Thursday, 14 January 2016
German Expressionism: FAUST (1926)
(Kino International 106-minute reconstruction)
Until METROPOLIS a year later, this epic silent Expressionist retelling of FAUST from director F.W. ‘NOSFERATU’ Murnau was the most expensive film made by Germany’s Ufa Studio. In its production design and stunning special effects, the money was well-spent and is all there on screen supporting a superb and moving production.
The prologue is a bargain made across an elaborate and expensive vista between the demonic Mephisto (a wonderfully exuberant Emil Jannings) and a glowing, virtuous Archangel (Werner Fuetterer) over how easy it would be to corrupt a righteous man. The prize is control of Earth below them.
On our level, Gösta Ekman, a highly-acclaimed Swedish stage actor, plays the aged (and later youthful) alchemist Faust, disguising his famous matinee-idol looks at the beginning under the Moses-like abundant white hair and flowing beard. He is in dire needs of a way to save his people from a terrible plague and comes across an occult solution which advises going to a cross-roads and summoning the devil three times by name. Desperate times calls for desperate measures and he does so in a strikingly-mounted invocation scene calling up ascending rings of infernal fire around him that clearly echo the creation of both THE GOLEM and Maria in METROPOLIS. Mephisto at first appears in seemingly unassuming guise as a peasant tipping his hat nonchalantly in greeting, but with eyes that glow to brilliant eerie effect in the dark, recalling John Carpenter’s pirates in THE FOG (1980).
Faust is tempted by Mephisto with a bargain to sell his soul in return for untold powers. Faust has the decency and caution not to be reeled in immediately. It is then that Mephisto succeeds with the pusher’s free taster offer of a twenty-four hour trial if he signs. After the hour-glass runs out, his ‘money back’ is the cancellation of the pact. This seals the deal as a great no-risk persuader to Faust who signs.
To test his supernatural abilities, the elderly sorcerer goes out to find that he can heal the sick instantly. However, the villagers fear the devil in his sudden power and shout for him to be stoned - there’s gratitude for you. He flees back to his study, where Mephisto, now a traditional black silk-garbed leering demon, tempts him even further to ask for a return to youth. No sooner said than done and after a scorching burst of flames Faust the old becomes the handsome young version, like a Renaissance prince. He and Mephisto embark on a tempestuous flight across skies of silhouetted vultures to Italy, where they gate-crash the wedding of the Duchess of Parma, the most beautiful woman in Italy. While the demon flatters the Duchess with a huge display of elephants and dancers, Faust feels his oats and hers by absconding with her, much to the chagrin of her new husband who earns a fatal stabbing from Mephisto for defending their mutual honours. With dreadfully influential timing, the hour-glass runs out and with it Faust’s bargain…unless he would like to carry on the bargain? Fatally, with such intoxicating attractions to play for, the rejuvenated youth agrees.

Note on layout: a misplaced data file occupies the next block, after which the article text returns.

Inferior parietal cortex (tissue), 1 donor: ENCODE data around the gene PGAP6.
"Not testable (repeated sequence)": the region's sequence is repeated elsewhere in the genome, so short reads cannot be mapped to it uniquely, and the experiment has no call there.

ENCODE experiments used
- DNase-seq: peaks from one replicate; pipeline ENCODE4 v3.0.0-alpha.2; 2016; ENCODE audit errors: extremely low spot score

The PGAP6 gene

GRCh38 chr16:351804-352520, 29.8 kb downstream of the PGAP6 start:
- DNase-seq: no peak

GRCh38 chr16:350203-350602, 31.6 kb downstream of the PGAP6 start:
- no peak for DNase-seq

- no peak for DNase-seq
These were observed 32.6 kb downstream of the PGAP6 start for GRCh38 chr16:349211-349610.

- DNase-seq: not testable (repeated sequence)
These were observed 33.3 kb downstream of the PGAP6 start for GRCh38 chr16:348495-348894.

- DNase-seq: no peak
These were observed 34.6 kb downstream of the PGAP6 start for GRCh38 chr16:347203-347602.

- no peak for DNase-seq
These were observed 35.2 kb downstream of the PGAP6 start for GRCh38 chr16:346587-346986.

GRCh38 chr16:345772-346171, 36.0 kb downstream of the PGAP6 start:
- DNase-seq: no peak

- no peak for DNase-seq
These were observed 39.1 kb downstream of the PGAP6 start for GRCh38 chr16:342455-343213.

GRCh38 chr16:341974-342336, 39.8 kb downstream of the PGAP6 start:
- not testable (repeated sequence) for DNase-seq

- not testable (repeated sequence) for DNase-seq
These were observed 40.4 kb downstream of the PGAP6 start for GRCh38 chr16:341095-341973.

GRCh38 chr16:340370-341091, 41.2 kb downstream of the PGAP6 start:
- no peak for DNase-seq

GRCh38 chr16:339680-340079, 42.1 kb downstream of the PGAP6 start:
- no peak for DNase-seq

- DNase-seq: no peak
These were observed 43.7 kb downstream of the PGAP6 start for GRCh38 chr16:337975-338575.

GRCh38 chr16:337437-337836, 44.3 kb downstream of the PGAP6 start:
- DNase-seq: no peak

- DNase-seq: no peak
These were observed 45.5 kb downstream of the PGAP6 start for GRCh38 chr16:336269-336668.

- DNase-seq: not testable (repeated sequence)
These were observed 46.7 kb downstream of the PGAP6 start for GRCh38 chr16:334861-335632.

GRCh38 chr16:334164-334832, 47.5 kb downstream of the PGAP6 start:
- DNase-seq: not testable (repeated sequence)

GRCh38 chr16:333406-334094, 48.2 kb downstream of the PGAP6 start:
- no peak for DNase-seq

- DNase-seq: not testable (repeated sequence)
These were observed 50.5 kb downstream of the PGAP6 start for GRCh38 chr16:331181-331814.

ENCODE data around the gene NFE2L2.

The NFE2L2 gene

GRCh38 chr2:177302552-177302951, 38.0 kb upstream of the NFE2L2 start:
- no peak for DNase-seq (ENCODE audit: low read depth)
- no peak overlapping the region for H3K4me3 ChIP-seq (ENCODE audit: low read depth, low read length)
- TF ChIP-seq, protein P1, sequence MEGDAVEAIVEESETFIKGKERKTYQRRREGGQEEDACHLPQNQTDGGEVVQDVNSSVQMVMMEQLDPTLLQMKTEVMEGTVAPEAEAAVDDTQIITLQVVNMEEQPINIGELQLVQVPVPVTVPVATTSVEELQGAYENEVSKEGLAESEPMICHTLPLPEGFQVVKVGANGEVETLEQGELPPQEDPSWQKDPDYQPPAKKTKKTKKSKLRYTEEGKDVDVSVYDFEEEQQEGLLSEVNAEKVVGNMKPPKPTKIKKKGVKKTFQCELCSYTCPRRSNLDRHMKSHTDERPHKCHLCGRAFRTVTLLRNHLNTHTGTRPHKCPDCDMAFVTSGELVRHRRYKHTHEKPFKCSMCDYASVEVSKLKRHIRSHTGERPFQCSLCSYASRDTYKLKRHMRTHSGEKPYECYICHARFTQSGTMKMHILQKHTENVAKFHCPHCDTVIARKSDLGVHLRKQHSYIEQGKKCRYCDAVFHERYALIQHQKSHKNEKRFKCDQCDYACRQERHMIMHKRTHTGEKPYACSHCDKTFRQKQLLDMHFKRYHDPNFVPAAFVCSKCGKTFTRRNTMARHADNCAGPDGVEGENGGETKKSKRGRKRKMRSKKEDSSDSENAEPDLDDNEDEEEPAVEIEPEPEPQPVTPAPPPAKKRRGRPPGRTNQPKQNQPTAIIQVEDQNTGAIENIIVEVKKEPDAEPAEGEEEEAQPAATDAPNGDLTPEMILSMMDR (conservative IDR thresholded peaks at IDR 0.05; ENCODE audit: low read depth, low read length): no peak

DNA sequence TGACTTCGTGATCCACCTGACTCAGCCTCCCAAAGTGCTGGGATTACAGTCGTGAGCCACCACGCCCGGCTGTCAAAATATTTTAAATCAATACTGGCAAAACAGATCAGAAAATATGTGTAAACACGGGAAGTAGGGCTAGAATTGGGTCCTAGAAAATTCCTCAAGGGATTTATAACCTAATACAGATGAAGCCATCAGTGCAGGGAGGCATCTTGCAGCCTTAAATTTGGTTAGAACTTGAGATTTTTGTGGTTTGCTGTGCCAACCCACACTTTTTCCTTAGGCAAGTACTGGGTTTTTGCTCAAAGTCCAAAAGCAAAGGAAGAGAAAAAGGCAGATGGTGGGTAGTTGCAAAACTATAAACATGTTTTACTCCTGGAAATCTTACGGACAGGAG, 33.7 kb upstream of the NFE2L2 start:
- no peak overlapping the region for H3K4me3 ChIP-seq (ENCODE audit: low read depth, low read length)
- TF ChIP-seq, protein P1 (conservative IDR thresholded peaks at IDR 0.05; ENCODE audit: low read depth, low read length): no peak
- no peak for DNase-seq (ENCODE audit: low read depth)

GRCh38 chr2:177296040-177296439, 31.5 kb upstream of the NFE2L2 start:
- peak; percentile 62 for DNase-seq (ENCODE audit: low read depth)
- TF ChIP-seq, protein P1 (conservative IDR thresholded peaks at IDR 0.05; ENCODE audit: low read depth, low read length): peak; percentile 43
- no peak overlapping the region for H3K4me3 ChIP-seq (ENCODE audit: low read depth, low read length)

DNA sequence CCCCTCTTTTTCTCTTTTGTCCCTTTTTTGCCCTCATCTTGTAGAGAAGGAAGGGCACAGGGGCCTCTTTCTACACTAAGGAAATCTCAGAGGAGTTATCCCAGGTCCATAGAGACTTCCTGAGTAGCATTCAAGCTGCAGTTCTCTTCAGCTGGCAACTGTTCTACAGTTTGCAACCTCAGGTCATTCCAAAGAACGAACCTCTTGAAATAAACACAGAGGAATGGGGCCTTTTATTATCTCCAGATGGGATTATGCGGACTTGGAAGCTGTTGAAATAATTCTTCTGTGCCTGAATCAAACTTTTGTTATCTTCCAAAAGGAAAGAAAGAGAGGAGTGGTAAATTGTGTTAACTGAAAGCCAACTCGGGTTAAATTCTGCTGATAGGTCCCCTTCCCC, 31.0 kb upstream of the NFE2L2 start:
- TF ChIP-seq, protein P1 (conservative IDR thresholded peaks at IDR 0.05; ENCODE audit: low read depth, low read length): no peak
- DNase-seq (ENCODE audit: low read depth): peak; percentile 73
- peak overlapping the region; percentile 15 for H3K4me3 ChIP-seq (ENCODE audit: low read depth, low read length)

We then see Faust some time later, perched in heavy Hamlet-style contemplation upon a rock. Mephisto does not understand why he is unhappy: “…from indulgence to indulgence, sensation without end, and yet nothing satisfies you!” Faust is homesick and orders the demon to return him to his village. There he falls in love with the lovely, innocent Gretchen (Camilla Horn), helped into sharing Faust’s love by an evil charm necklace of Mephisto. The little devil also reveals a marvellous comedic streak in Jannings amid the heavyweight drama. In buttering up her avaricious dragon of a mother, he is visibly repelled by her breath as well as the saintly hymn-singing of the church choir. Solemnity crashes in when Faust decides to aim for a happy ending with Gretchen. In trying to wickedly keep him on the opposite of the straight and narrow (crooked and wide?), Mephisto rouses the mother who dies from the shock of seeing this demon again. Faust is ratted out to Gretchen’s soldier brother Valentin by Mephisto, who kills Valentin, framing Gretchen as a harlot as well as Faust for the murder.
Gretchen then begins a cruel, tortuous time as she is shunned by society everywhere she goes while she tries to care for her resulting new-born baby. A delirious vision of a warm cradle causes her to tragically put her baby down in the snow. The child’s death causes the locals to apprehend her and she is jailed pending death by burning at the stake. On witnessing this, Faust pleads with Mephisto that he wishes he had never had youth. The devil takes this as another order and while Faust struggles through the crowd to her, he reverts Faust to the elder version of before. She does not recognise this old man, yet as the executing flames consume her, Faust nobly joins her, whereupon his face is transformed into the young man she knew. They are reunited in very poignant joy, the heightened tension somehow eased by the fire purifying and blending the young lovers once more.
Up in Heaven, the Archangel, clearly appalled by Mephisto’s ugly gloating at his victory, rewards him with the news that he lost the bet as he could not overcome “the Word” that triumphed no matter how the humans were tested – and that wors is ‘love’.
To read the plot of FAUST only, one could be forgiven for imagining it as overblown in performance, but it is deeply touching in its passion and commitment to an epic scale of production and high peaks of emotion without ever losing authenticity and the humanity at stake. The actors give their all, the direction is sensitive, the artistry fully engaged. The devil and the rest of the cast may well take you…